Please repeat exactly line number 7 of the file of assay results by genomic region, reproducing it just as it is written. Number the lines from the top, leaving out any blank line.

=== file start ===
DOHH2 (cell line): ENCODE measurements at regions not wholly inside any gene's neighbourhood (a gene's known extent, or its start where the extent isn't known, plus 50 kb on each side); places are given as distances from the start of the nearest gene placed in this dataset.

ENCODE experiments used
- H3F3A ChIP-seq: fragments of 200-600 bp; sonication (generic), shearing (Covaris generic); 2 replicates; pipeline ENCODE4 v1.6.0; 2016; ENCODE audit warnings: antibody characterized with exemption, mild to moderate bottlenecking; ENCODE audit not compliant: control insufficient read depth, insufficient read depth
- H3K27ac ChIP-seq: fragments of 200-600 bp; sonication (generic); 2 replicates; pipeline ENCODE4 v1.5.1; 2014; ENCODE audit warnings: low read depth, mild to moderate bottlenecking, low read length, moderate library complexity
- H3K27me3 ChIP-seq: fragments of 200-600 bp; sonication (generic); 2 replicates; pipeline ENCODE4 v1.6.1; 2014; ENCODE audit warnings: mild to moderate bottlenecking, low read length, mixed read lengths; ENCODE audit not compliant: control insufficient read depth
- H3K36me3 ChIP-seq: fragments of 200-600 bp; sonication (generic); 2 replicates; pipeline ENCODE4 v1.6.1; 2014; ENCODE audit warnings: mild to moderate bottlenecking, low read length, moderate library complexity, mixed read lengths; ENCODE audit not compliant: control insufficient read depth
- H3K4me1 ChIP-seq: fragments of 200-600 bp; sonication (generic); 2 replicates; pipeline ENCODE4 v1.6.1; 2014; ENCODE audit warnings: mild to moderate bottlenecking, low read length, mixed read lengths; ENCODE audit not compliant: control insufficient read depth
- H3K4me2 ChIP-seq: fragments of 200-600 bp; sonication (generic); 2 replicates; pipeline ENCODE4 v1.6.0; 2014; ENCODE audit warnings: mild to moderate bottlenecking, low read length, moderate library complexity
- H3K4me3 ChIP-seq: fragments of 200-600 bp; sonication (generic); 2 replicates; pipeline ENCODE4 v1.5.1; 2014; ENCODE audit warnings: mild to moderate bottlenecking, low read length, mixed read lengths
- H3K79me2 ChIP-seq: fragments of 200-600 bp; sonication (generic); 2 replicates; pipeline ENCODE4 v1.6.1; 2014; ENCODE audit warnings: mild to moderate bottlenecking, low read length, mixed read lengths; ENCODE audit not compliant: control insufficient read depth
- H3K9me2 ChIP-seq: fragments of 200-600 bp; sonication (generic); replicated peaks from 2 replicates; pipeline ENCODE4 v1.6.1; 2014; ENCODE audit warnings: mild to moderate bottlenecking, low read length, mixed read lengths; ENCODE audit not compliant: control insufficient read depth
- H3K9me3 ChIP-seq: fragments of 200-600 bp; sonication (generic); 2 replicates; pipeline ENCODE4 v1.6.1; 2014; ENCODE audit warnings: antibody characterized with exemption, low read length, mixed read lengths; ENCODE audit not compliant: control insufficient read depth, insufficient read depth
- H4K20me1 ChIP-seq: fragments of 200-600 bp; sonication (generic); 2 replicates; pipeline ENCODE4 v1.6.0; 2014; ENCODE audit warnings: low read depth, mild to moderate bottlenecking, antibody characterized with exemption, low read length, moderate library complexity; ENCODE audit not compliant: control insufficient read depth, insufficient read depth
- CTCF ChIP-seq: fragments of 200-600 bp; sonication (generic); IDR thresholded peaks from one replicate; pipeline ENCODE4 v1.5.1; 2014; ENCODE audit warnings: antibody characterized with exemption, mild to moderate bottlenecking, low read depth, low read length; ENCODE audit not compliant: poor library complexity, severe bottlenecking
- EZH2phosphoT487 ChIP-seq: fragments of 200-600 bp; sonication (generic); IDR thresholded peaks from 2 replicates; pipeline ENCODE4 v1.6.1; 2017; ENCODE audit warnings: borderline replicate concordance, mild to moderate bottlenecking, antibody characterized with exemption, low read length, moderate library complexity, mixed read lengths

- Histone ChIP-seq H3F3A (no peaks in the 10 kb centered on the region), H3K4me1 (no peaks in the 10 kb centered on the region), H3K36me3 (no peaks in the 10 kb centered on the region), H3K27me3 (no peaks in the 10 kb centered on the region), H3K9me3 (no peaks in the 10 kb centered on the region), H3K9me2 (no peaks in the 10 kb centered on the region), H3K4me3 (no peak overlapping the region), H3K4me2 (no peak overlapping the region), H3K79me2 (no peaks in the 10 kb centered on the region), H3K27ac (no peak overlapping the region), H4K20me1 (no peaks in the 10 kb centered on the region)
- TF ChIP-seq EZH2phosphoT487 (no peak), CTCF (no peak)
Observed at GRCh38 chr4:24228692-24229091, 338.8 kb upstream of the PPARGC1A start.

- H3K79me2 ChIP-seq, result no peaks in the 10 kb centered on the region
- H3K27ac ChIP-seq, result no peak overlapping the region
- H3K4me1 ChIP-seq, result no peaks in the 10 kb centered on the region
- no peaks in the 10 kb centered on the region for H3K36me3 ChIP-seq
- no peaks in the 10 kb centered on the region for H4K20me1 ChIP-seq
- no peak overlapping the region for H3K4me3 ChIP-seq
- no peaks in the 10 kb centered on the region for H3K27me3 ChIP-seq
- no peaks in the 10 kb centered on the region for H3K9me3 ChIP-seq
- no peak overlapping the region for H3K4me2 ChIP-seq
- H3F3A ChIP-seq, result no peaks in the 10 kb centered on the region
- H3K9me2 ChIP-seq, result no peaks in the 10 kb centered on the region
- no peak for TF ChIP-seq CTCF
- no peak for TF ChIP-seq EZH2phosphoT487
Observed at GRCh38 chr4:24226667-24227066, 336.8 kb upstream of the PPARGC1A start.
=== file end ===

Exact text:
- H3K4me1 ChIP-seq: fragments of 200-600 bp; sonication (generic); 2 replicates; pipeline ENCODE4 v1.6.1; 2014; ENCODE audit warnings: mild to moderate bottlenecking, low read length, mixed read lengths; ENCODE audit not compliant: control insufficient read depth